Cash ISA investing falls as savers move to boost returns
We explain why non-ISA cash savings accounts could be preferable in the current climate
The latest official statistics on ISA saving in the UK paint a fascinating picture of a nation shifting away from cash ISA products offering feeble returns.
Saving in cash ISAs fell off a cliff, with the number of accounts opened down from 10.1m in 2015/16 to 8.5m in 2016/17. The amount of money paid into ISAs – referred to in the jargon as ‘subscriptions’ – dropped by a whopping £19.5bn during the same period, from £58.7bn to £39.2bn.
So why exactly has this huge shift occurred? There are a couple of obvious factors.
Firstly, the interest rate set by the Bank of England continues to trundle along at 0.25%, dragging down the returns on offer through cash products.
Secondly, the introduction of the personal savings allowance in 2016/17 will, for many people, have tipped the tax balance in favour of non-ISA accounts.
To recap, the savings allowance allows basic-rate taxpayers to receive £1,000 of cash interest tax-free every year (reducing to £500 for higher rate taxpayers and £0 for additional rate taxpayers).
The market-leading* one-year cash ISA rate is currently offered by Virgin Money and stands at 1.3%. Compare this rate to the best one-year fixed rate of 1.95% paid by Atom Bank. If you’re looking for a better known brand, Yorkshire Bank pays 1.5% on its one-year fixed rate account.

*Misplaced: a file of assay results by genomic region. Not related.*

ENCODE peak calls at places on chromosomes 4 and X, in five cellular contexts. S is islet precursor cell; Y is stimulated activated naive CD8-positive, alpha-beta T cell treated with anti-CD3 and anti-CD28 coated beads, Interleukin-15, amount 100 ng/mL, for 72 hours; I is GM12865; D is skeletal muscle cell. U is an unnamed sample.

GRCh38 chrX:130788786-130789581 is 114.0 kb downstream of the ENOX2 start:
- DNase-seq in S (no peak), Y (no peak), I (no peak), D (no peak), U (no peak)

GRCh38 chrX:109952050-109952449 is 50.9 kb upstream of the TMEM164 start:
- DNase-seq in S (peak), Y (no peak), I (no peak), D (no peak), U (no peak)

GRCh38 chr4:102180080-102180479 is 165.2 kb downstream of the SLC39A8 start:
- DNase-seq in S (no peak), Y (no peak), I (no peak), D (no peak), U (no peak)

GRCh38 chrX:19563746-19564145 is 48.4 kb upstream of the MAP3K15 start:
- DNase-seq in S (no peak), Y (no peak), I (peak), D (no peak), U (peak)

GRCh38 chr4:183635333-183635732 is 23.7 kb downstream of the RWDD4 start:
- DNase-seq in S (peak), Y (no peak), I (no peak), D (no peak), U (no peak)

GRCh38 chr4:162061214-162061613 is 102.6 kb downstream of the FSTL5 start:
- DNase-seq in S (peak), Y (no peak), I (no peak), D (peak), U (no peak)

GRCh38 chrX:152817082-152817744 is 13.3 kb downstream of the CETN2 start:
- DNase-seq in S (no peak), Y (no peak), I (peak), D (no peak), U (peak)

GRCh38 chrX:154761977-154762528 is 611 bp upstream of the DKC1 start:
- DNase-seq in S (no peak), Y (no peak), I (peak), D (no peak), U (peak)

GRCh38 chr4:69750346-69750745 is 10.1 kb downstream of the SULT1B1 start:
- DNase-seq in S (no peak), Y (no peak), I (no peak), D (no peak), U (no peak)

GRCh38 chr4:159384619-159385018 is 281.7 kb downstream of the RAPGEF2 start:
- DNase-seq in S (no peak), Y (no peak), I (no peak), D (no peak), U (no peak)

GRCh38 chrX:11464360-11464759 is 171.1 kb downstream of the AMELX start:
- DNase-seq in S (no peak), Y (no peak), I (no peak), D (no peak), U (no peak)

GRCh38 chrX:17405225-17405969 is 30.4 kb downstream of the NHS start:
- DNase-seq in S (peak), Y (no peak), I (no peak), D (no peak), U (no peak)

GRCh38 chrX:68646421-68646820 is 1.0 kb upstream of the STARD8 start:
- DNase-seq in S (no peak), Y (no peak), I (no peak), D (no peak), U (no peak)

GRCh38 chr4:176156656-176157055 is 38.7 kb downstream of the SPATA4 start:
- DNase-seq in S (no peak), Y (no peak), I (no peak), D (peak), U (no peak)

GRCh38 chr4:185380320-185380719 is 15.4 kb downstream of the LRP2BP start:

Savers would be better off using up their interest allowance first before stashing any spare money in a cash ISA.
Indeed, even for money over and above the savings allowance – taxable in a savings account but not in an ISA – the cash ISA can still lose out. If we take the rate offered by Atom Bank, while the gross rate of 1.95% drops to 1.56% for a basic rate taxpayer after tax, it still comfortably beats the best one-year Virgin Money cash ISA rate of 1.3%.
While demand for cash ISAs has unsurprisingly fallen, 2,589,000 people paid £22.3bn into stocks and shares ISAs during 2016/17, a marginal increase on 2015/16. With Consumer Prices Index inflation standing at 2.6%, it’s no surprise investors are turning to the stock market – either by investing directly in companies or through a fund manager – in a bid to prevent rising prices eroding the real value of their money.
Clearly we can’t be certain on what will happen in the future, but with interest rates unlikely to shoot up quickly and the savings allowance remaining in place it’s hard to see demand for cash ISAs picking up any time soon. *All ISA and savings accounts rates quoted from MoneySavingExpert, correct on 31/08/17